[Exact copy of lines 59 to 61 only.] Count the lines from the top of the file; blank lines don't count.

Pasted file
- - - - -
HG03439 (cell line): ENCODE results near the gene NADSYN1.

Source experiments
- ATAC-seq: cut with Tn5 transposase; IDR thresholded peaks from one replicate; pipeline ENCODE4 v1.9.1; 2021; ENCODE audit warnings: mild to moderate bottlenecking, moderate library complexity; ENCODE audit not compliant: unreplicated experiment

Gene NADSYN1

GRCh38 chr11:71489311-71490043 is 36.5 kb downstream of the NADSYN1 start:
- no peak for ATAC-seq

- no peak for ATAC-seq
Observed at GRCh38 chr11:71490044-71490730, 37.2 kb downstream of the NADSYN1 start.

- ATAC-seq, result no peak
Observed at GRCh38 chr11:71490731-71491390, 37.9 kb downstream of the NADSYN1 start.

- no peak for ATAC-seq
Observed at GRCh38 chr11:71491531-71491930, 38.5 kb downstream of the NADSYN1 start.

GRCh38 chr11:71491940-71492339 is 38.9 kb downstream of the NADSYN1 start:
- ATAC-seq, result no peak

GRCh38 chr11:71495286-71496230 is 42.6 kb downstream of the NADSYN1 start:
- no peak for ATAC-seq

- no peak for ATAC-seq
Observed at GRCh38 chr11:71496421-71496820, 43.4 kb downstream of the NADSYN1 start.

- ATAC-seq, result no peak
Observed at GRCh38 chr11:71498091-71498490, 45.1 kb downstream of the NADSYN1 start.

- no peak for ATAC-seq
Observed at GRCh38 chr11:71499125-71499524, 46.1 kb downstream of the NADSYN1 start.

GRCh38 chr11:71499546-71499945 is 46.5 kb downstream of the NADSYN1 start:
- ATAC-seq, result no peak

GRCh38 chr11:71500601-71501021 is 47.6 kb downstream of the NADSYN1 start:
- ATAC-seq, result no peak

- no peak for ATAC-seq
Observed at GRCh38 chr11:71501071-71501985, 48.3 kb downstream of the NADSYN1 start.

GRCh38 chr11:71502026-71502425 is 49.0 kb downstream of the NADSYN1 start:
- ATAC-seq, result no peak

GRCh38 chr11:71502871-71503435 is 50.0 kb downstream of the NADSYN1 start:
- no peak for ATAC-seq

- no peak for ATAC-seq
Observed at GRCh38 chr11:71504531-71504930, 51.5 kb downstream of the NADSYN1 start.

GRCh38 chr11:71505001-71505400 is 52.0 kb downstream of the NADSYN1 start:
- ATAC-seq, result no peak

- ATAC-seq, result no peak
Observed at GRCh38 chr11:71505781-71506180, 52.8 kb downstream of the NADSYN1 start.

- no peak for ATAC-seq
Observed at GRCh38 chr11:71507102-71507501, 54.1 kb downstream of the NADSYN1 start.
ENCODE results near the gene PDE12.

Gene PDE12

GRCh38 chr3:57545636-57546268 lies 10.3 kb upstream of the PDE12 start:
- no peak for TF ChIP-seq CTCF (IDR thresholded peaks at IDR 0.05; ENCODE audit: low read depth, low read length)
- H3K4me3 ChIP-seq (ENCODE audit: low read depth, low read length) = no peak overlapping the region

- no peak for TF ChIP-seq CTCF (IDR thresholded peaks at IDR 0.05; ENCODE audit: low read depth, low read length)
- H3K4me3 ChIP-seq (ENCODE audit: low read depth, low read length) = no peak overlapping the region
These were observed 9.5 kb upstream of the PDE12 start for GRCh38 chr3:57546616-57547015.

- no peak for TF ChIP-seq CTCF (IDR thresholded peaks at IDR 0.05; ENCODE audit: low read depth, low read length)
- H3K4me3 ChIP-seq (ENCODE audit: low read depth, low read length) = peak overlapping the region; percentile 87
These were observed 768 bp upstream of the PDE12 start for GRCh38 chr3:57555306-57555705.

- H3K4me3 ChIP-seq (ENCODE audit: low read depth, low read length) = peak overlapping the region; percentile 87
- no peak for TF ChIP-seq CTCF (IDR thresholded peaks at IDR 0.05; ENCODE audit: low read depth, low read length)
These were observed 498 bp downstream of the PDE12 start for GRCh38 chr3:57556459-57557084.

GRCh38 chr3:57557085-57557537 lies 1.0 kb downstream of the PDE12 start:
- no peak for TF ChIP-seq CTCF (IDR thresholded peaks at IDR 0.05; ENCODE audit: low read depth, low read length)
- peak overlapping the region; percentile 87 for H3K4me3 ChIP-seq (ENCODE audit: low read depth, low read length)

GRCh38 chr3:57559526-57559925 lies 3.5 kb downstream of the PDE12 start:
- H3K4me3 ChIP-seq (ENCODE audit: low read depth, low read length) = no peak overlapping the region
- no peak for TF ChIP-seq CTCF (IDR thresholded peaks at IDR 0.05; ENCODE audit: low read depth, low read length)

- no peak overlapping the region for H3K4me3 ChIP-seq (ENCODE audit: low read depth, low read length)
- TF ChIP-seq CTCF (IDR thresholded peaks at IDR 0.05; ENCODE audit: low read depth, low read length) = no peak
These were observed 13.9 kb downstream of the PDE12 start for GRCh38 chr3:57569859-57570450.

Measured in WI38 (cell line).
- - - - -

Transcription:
- H3K4me3 ChIP-seq (ENCODE audit: low read depth, low read length) = no peak overlapping the region
- no peak for TF ChIP-seq CTCF (IDR thresholded peaks at IDR 0.05; ENCODE audit: low read depth, low read length)

- no peak overlapping the region for H3K4me3 ChIP-seq (ENCODE audit: low read depth, low read length)